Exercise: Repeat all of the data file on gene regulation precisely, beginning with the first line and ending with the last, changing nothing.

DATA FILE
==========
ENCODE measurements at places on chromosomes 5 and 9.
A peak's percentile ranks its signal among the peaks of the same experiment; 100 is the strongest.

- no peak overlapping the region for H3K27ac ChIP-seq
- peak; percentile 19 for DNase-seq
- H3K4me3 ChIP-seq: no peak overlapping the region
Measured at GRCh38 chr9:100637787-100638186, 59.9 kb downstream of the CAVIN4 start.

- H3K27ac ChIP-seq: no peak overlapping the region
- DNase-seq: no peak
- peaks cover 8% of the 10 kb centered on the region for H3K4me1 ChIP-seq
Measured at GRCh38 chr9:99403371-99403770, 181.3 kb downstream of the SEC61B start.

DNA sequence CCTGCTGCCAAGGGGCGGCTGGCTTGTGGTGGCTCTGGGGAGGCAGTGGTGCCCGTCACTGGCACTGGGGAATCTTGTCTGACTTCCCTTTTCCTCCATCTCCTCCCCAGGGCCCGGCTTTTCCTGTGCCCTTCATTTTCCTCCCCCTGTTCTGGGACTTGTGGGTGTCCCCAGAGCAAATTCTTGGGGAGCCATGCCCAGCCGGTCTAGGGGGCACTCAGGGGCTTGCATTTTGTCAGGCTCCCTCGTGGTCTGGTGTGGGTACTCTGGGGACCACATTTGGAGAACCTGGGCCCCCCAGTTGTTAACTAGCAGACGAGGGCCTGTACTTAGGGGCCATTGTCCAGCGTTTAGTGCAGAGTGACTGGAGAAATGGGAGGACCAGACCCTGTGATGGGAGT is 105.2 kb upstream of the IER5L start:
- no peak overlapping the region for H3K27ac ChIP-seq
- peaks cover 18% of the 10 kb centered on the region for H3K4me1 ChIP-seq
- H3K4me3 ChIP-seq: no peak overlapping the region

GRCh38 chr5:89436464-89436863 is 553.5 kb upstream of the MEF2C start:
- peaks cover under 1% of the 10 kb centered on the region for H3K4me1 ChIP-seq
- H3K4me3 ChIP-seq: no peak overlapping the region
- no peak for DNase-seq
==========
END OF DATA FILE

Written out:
ENCODE measurements at places on chromosomes 5 and 9.
A peak's percentile ranks its signal among the peaks of the same experiment; 100 is the strongest.

- no peak overlapping the region for H3K27ac ChIP-seq
- peak; percentile 19 for DNase-seq
- H3K4me3 ChIP-seq: no peak overlapping the region
Measured at GRCh38 chr9:100637787-100638186, 59.9 kb downstream of the CAVIN4 start.

- H3K27ac ChIP-seq: no peak overlapping the region
- DNase-seq: no peak
- peaks cover 8% of the 10 kb centered on the region for H3K4me1 ChIP-seq
Measured at GRCh38 chr9:99403371-99403770, 181.3 kb downstream of the SEC61B start.

DNA sequence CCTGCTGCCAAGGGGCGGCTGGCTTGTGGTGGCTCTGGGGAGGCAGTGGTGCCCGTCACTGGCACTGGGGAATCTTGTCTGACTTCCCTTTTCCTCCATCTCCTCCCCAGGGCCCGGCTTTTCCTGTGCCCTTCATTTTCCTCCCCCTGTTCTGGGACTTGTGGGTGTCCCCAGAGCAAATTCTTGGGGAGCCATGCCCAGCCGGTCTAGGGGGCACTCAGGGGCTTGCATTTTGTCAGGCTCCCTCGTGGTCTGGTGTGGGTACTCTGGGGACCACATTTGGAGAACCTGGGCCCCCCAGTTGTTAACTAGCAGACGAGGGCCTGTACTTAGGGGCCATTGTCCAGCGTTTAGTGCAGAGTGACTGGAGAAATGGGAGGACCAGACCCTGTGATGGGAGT is 105.2 kb upstream of the IER5L start:
- no peak overlapping the region for H3K27ac ChIP-seq
- peaks cover 18% of the 10 kb centered on the region for H3K4me1 ChIP-seq
- H3K4me3 ChIP-seq: no peak overlapping the region

GRCh38 chr5:89436464-89436863 is 553.5 kb upstream of the MEF2C start:
- peaks cover under 1% of the 10 kb centered on the region for H3K4me1 ChIP-seq
- H3K4me3 ChIP-seq: no peak overlapping the region
- no peak for DNase-seq